Patient history is very important. Tooth enamel is extremely durable, and is normally thick enough to mask the underlying dentin. Typically surface features such as cusps and relatively sharp ridges are present in the teeth. These features are typically missing or reduced when acid erosion is present. The convex surface contours may become concave, and the thin, transparent enamel that remains allows the underlying dentin to show through. This makes the tooth appear yellow-brown. There is often an absence of flattened wear planes (facets) on opposing surfaces, because the acid erodes them away. The surface features of the tooth resemble melted ice.

Treatment options

If acid erosion is suspected, early intervention can prevent the need for expensive dental treatment. Photographs and dental X-rays (radiographs) exposed over a period of time can help to ascertain whether the patient has an ongoing problem that is causing acid erosion, or whether the damage occurred at some time in the past. Success of dental treatment depends on control of the causative factors.

Regardless of the severity of damage to the teeth, the patient should be evaluated by an appropriately trained medical professional if active bulimia (an eating disorder) or GERD are suspected.

If the damage is due to improper nutrition, the patient may be counseled on the damaging effects of chronic exposure to acids on the teeth. Patients who have a habit of sucking on lemons or other acidic foods; or eating lemon salts should be informed of the destruction that can be done to their teeth, and encouraged to quit the habit. Patients who frequently drink soda or other drinks containing acids and sugars should be encouraged to read labels and reduce their consumption of these beverages.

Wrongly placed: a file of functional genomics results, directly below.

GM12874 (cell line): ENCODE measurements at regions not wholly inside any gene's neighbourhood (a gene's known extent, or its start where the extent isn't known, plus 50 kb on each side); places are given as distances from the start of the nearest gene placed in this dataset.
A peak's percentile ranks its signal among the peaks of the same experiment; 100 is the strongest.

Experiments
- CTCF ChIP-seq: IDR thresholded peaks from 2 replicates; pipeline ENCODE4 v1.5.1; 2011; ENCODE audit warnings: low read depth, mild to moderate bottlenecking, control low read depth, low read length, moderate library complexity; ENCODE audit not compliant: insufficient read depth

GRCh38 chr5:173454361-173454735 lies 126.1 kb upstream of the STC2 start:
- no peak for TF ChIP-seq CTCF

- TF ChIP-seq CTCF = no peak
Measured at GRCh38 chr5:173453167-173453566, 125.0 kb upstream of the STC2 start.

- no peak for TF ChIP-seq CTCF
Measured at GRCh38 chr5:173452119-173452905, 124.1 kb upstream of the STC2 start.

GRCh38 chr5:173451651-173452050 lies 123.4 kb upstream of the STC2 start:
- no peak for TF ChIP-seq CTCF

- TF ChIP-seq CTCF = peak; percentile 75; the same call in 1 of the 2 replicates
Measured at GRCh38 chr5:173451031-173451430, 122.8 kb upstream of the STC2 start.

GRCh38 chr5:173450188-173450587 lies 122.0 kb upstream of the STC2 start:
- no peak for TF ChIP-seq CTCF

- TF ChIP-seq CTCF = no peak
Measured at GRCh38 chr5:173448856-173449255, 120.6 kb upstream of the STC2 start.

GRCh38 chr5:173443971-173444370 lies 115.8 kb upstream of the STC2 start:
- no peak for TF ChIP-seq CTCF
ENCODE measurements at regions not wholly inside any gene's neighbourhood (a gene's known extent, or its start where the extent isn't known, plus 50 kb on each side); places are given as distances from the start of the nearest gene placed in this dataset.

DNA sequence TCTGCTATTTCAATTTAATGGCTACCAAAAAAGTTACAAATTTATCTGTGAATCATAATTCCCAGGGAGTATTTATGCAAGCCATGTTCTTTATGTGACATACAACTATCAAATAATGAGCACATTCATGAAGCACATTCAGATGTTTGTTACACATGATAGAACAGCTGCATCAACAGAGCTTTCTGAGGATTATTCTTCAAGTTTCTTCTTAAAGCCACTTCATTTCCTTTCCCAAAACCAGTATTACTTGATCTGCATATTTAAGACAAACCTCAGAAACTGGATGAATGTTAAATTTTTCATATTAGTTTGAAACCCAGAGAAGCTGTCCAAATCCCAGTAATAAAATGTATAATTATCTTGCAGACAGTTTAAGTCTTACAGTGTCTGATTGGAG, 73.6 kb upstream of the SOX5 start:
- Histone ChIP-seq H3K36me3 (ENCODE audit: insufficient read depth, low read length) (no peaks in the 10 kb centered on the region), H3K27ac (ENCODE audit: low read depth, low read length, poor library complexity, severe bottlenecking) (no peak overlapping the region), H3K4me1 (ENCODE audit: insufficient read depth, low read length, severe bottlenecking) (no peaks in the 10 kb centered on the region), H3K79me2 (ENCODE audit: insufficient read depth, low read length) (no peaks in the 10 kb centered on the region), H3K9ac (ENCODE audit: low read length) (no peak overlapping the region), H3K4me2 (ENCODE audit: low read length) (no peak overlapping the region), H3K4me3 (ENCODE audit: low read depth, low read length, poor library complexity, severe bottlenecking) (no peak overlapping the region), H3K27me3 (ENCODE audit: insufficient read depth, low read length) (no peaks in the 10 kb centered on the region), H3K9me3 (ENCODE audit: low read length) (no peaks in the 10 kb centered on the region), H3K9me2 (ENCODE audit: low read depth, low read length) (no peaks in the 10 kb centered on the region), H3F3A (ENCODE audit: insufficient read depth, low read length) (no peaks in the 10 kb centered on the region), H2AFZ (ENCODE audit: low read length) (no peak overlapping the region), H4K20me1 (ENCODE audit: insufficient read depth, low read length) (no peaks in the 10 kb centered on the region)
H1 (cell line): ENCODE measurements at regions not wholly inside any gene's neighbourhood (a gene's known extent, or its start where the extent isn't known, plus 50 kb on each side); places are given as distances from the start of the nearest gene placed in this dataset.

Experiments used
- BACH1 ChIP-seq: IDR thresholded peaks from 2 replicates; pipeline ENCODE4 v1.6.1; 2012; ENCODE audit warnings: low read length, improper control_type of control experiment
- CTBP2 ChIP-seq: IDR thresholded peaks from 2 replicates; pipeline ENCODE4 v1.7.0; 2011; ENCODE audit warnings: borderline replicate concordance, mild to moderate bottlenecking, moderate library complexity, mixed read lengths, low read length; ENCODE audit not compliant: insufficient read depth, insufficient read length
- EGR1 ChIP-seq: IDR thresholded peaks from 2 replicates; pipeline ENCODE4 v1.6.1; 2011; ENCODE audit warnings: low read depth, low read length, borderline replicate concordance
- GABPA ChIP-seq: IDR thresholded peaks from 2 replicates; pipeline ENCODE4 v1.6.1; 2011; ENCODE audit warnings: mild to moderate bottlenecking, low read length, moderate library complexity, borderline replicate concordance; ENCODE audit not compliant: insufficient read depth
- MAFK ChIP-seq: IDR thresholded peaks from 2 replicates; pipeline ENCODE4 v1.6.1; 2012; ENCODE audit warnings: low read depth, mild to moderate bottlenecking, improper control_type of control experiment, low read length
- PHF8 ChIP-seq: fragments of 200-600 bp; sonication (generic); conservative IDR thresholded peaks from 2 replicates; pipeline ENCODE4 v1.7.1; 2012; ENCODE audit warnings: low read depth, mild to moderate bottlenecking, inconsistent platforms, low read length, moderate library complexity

Treatment of affected teeth depends on the severity of the damage once the cause is controlled. Treatment may include any combination of fillings, veneers, onlays and/or crowns. Repeated exposure to stomach acid can also cause dental restorations to fail, as the teeth can dissolve around them.

Related diagnoses

Other behaviors and conditions can produce wear on the teeth, which might possibly be confused with acid erosion. Attrition is the presence of flat wear planes (facets) on the biting surfaces of the teeth, which may appear as a result of a tooth grinding (bruxing) habit or improper alignment (malocclusion) of the teeth. The flat, sharp edges found on teeth with attrition may readily be distinguished from the concave, rounded edges and thin enamel of acid-eroded teeth.
Abfractions are angular notches in the teeth produced by bite stress, which can resemble erosion.

Enamel demineralization and acid erosion are both caused by acid destruction of teeth; however, enamel demineralization is typically a localized process, generally caused by poor oral hygiene and plaque accumulation. With enamel demineralization, the result is often localized white spot lesions at the gumline. Acid erosion is produced by continual immersion of the affected teeth in acids. It is important to understand the cause, so that treatment can be effective.

Enamel hypoplasia is a condition resulting in thin, pitted or otherwise irregular tooth enamel during the formation of the tooth.

Author: Thomas J. Greany, D.D.S. / Editor: Ken Lambrecht

This page was last updated on May 15, 2023.